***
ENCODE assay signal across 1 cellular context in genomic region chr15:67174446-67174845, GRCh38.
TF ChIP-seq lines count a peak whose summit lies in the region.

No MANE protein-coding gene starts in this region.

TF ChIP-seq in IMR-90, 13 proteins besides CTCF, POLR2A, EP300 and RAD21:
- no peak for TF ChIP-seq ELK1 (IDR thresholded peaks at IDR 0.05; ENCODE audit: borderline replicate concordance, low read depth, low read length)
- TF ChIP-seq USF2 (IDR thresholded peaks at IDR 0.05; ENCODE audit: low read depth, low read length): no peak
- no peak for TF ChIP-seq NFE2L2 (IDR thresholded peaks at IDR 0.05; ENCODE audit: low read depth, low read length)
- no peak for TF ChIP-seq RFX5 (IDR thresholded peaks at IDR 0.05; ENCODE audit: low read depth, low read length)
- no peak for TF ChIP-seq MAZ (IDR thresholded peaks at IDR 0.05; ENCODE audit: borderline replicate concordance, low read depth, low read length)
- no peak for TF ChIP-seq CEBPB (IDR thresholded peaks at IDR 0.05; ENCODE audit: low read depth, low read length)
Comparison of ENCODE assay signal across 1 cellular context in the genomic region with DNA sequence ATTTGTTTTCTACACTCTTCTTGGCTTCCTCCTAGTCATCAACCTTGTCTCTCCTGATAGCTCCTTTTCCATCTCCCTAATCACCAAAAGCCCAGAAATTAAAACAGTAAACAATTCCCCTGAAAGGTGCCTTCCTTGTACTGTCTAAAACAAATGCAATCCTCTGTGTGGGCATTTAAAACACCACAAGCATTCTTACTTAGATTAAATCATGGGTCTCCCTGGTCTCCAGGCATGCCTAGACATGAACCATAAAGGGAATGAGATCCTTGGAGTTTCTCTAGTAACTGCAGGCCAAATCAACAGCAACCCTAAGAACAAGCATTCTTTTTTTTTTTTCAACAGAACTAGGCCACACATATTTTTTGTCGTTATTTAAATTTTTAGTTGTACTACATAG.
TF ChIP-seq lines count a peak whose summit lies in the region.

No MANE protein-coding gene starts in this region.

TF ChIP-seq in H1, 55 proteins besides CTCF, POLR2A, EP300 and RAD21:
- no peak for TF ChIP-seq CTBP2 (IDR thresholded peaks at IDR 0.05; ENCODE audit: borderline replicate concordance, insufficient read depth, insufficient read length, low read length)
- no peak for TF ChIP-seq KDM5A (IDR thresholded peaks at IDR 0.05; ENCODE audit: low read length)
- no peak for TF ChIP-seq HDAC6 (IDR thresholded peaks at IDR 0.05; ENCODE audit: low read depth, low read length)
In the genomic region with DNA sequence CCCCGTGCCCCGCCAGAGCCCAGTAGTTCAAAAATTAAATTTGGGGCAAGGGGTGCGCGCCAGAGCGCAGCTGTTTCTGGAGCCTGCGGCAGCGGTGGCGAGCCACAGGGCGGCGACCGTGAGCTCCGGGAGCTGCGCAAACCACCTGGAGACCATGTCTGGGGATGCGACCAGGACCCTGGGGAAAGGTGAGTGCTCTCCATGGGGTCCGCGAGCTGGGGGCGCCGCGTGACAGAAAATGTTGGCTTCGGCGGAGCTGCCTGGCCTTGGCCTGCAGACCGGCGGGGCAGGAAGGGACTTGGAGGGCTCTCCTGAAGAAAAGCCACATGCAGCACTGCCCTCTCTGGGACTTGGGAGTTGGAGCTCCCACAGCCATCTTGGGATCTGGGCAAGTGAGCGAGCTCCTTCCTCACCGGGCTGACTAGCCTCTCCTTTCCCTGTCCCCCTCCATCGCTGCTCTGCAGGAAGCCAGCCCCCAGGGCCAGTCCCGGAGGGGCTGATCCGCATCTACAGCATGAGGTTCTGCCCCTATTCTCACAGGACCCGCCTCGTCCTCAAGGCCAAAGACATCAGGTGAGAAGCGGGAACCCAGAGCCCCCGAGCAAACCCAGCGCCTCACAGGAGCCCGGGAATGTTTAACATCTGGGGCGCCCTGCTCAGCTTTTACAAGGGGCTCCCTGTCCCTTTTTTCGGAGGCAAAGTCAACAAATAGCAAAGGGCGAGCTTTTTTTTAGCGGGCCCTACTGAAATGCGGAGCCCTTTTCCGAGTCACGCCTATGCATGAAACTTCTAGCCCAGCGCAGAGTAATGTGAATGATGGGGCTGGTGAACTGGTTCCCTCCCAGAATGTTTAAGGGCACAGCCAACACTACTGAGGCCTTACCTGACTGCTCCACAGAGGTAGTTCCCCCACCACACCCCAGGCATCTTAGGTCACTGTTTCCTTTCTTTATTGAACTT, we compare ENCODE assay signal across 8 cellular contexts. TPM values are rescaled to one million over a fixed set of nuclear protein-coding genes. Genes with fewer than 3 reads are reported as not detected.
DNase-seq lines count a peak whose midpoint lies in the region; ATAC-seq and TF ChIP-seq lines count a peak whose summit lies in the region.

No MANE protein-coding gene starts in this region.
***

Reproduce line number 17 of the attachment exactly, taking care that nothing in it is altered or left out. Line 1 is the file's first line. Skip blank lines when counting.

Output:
- no peak for TF ChIP-seq HDAC6 (IDR thresholded peaks at IDR 0.05; ENCODE audit: low read depth, low read length)